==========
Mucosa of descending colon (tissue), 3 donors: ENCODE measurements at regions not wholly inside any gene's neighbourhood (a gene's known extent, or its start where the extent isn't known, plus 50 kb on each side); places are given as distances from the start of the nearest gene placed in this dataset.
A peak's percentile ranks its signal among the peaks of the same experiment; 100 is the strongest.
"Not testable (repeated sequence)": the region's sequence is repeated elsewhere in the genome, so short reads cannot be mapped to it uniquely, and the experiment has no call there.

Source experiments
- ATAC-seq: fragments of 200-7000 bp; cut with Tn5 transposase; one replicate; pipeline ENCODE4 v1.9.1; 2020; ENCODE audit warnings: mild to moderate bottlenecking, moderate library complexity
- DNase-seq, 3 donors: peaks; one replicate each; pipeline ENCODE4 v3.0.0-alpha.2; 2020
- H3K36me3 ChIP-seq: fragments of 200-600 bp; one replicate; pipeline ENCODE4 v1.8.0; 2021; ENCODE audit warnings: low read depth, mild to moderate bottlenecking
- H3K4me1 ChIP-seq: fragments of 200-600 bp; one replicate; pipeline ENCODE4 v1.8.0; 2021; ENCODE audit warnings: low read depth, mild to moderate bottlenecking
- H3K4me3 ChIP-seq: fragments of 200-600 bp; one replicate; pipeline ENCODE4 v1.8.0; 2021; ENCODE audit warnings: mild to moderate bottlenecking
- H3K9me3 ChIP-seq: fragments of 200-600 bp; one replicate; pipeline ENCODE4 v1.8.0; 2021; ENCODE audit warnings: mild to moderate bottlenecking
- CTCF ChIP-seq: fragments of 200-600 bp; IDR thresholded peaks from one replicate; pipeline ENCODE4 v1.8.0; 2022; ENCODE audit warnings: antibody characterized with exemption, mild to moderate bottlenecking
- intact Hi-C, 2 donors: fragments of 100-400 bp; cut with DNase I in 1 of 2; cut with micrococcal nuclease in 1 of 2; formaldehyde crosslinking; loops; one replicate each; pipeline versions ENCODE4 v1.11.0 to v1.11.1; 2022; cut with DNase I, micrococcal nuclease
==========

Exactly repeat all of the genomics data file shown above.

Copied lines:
Mucosa of descending colon (tissue), 3 donors: ENCODE measurements at regions not wholly inside any gene's neighbourhood (a gene's known extent, or its start where the extent isn't known, plus 50 kb on each side); places are given as distances from the start of the nearest gene placed in this dataset.
A peak's percentile ranks its signal among the peaks of the same experiment; 100 is the strongest.
"Not testable (repeated sequence)": the region's sequence is repeated elsewhere in the genome, so short reads cannot be mapped to it uniquely, and the experiment has no call there.

Source experiments
- ATAC-seq: fragments of 200-7000 bp; cut with Tn5 transposase; one replicate; pipeline ENCODE4 v1.9.1; 2020; ENCODE audit warnings: mild to moderate bottlenecking, moderate library complexity
- DNase-seq, 3 donors: peaks; one replicate each; pipeline ENCODE4 v3.0.0-alpha.2; 2020
- H3K36me3 ChIP-seq: fragments of 200-600 bp; one replicate; pipeline ENCODE4 v1.8.0; 2021; ENCODE audit warnings: low read depth, mild to moderate bottlenecking
- H3K4me1 ChIP-seq: fragments of 200-600 bp; one replicate; pipeline ENCODE4 v1.8.0; 2021; ENCODE audit warnings: low read depth, mild to moderate bottlenecking
- H3K4me3 ChIP-seq: fragments of 200-600 bp; one replicate; pipeline ENCODE4 v1.8.0; 2021; ENCODE audit warnings: mild to moderate bottlenecking
- H3K9me3 ChIP-seq: fragments of 200-600 bp; one replicate; pipeline ENCODE4 v1.8.0; 2021; ENCODE audit warnings: mild to moderate bottlenecking
- CTCF ChIP-seq: fragments of 200-600 bp; IDR thresholded peaks from one replicate; pipeline ENCODE4 v1.8.0; 2022; ENCODE audit warnings: antibody characterized with exemption, mild to moderate bottlenecking
- intact Hi-C, 2 donors: fragments of 100-400 bp; cut with DNase I in 1 of 2; cut with micrococcal nuclease in 1 of 2; formaldehyde crosslinking; loops; one replicate each; pipeline versions ENCODE4 v1.11.0 to v1.11.1; 2022; cut with DNase I, micrococcal nuclease